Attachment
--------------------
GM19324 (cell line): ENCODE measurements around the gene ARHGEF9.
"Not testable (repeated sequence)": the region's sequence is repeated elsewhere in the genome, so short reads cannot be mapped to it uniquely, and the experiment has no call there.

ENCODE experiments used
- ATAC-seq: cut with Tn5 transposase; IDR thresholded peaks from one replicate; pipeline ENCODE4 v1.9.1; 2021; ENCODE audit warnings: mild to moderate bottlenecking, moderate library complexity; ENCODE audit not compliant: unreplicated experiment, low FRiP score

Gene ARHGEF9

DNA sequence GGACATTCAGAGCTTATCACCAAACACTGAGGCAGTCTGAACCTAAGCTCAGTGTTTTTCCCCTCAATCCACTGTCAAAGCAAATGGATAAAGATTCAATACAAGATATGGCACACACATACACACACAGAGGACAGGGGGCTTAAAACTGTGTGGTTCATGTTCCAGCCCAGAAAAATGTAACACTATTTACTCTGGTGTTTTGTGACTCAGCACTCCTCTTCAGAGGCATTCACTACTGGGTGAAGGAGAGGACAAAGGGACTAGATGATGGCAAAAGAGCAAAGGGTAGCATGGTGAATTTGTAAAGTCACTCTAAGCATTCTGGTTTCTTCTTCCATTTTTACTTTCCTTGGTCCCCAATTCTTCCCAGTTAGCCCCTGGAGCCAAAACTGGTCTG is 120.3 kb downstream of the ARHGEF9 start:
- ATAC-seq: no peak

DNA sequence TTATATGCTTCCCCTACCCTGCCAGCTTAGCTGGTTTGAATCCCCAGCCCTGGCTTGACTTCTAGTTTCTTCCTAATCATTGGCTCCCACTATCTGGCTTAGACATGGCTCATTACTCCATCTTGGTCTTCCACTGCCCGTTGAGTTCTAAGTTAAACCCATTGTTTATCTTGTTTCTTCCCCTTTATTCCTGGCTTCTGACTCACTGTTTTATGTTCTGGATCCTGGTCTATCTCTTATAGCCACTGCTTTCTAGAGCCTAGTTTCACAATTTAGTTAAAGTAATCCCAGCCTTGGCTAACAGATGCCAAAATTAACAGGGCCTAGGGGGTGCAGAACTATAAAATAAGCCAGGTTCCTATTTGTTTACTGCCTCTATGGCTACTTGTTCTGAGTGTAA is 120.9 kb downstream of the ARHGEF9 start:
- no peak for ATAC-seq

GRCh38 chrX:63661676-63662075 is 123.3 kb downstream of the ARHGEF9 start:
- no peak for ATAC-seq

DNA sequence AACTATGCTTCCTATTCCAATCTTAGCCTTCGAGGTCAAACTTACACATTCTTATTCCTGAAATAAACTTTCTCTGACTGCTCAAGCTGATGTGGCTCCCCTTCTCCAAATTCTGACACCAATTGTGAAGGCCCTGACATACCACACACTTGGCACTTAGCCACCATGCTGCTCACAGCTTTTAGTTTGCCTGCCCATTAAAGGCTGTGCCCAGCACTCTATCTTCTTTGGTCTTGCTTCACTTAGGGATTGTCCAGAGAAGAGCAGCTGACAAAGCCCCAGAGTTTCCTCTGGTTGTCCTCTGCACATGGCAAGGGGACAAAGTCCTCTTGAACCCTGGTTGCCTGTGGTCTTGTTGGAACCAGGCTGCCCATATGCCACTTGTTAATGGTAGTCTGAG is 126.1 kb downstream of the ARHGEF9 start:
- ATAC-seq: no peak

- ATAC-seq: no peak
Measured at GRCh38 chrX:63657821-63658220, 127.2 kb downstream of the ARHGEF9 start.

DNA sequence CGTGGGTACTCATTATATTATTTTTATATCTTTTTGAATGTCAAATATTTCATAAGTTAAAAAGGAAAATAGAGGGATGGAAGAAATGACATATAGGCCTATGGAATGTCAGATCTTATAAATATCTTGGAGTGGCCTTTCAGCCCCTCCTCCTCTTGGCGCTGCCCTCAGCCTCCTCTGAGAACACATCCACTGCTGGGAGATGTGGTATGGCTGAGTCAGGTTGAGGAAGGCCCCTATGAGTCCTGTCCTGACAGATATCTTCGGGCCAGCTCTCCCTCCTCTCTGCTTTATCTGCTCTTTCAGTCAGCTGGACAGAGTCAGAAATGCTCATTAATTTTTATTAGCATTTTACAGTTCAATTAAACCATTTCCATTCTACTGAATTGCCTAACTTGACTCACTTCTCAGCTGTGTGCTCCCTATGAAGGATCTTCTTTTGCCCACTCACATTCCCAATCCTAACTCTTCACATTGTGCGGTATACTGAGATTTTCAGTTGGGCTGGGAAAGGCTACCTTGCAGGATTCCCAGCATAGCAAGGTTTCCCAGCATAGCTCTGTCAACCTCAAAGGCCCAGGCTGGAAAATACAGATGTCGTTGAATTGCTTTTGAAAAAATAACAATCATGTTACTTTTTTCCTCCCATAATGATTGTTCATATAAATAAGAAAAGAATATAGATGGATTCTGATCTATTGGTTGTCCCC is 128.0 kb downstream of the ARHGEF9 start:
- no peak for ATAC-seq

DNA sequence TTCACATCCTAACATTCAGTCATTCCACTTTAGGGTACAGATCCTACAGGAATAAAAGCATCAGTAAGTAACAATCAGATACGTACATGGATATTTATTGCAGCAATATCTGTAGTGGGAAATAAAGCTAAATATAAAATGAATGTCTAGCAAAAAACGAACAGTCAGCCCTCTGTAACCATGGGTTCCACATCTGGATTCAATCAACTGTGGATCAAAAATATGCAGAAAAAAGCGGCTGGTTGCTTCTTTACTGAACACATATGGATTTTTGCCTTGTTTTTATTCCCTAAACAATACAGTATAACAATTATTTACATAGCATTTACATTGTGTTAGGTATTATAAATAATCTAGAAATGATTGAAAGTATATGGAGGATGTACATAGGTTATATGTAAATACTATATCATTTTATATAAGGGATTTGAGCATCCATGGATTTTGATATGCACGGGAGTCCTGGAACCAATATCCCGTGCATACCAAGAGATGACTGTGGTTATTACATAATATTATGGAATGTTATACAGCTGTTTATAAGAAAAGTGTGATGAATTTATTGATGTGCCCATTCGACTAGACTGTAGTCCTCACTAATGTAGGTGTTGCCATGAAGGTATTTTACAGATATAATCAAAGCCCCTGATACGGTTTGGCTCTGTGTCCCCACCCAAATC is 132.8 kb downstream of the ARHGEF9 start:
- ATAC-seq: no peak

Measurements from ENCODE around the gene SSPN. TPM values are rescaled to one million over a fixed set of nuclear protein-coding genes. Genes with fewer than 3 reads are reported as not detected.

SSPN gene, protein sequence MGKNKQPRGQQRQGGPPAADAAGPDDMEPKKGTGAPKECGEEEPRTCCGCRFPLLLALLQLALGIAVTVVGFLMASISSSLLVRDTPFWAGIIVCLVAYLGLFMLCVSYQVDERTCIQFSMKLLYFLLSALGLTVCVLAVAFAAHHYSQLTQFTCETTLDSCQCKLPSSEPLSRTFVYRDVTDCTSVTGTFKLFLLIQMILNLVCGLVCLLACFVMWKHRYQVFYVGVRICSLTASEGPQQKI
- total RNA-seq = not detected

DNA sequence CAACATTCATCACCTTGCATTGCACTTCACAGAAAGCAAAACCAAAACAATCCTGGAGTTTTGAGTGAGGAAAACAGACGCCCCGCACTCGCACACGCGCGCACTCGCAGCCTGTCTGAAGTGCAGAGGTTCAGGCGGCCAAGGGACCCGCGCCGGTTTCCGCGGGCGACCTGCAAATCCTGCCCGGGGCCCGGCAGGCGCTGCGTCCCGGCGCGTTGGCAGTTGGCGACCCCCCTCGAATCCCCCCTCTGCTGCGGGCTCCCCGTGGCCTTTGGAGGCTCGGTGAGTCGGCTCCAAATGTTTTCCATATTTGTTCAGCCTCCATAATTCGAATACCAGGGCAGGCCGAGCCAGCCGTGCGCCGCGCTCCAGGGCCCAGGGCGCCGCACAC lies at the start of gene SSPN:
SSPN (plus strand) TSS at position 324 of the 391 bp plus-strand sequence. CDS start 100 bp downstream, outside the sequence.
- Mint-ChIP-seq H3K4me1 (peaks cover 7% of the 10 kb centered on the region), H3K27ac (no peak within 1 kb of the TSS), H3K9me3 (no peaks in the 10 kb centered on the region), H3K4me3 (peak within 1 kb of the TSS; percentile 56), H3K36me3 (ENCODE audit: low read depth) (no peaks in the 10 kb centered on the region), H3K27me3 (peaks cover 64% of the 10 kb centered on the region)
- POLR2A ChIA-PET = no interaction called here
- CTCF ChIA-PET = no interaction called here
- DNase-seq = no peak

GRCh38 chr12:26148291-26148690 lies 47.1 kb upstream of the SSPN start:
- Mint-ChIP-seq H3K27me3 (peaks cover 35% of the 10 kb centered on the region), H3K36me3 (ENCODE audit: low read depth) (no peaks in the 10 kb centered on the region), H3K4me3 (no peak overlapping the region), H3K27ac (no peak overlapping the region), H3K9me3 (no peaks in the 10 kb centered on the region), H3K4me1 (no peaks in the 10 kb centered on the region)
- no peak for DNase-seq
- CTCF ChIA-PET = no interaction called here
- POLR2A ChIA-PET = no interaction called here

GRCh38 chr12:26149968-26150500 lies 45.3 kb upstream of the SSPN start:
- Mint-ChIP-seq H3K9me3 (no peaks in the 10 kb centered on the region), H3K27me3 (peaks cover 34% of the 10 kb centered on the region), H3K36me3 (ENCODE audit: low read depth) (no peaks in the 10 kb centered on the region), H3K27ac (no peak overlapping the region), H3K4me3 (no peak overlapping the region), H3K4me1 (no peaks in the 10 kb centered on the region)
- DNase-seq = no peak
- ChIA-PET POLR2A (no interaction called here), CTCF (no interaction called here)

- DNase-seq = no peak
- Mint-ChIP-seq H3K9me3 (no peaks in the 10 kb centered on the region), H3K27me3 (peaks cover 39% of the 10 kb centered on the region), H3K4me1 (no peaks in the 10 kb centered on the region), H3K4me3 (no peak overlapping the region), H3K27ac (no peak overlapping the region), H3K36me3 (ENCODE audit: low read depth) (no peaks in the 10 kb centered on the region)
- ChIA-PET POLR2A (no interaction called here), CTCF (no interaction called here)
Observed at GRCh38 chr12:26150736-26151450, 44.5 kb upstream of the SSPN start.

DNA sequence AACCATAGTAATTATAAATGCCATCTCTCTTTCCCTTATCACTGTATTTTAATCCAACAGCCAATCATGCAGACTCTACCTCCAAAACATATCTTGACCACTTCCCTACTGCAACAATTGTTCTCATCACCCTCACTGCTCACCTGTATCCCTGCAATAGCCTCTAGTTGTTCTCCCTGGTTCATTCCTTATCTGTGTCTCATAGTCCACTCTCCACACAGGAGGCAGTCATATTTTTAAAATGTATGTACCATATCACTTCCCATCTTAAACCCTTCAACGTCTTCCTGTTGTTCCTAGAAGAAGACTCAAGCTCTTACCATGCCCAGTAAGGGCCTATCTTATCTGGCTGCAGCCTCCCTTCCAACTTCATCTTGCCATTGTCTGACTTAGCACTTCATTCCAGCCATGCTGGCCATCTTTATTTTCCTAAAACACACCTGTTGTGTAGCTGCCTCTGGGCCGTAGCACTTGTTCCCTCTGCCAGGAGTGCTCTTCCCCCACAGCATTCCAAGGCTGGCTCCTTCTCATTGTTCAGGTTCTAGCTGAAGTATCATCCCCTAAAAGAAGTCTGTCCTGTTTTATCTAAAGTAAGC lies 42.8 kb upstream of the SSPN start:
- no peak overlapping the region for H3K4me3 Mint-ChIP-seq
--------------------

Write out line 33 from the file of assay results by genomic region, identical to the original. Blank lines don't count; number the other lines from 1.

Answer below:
- POLR2A ChIA-PET = no interaction called here